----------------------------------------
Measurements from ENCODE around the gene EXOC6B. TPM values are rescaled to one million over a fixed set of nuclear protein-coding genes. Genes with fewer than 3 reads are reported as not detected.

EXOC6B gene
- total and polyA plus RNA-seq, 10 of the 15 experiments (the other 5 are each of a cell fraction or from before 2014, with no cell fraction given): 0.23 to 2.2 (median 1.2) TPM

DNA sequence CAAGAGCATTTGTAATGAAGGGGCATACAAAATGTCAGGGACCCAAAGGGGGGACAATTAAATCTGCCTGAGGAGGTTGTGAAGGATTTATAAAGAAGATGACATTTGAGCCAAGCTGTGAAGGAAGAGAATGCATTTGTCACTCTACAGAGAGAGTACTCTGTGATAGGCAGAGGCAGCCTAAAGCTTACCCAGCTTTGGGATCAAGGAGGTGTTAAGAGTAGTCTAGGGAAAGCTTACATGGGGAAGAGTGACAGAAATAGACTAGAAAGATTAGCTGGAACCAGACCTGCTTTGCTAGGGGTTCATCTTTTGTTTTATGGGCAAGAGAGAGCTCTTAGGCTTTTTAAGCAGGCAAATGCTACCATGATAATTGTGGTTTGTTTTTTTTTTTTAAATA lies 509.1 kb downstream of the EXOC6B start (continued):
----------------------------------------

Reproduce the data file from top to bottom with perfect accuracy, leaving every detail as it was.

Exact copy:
Measurements from ENCODE around the gene EXOC6B. TPM values are rescaled to one million over a fixed set of nuclear protein-coding genes. Genes with fewer than 3 reads are reported as not detected.

EXOC6B gene
- total and polyA plus RNA-seq, 10 of the 15 experiments (the other 5 are each of a cell fraction or from before 2014, with no cell fraction given): 0.23 to 2.2 (median 1.2) TPM

DNA sequence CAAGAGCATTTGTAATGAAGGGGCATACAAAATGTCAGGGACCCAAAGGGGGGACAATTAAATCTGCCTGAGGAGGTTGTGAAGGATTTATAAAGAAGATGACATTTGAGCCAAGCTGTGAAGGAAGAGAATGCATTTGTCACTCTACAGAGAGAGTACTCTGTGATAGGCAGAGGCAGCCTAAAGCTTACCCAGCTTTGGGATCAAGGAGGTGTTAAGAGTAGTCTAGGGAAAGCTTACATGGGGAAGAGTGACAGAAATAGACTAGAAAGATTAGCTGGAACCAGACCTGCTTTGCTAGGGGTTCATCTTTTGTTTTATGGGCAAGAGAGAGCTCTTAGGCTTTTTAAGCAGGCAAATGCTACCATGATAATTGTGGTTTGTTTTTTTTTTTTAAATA lies 509.1 kb downstream of the EXOC6B start (continued):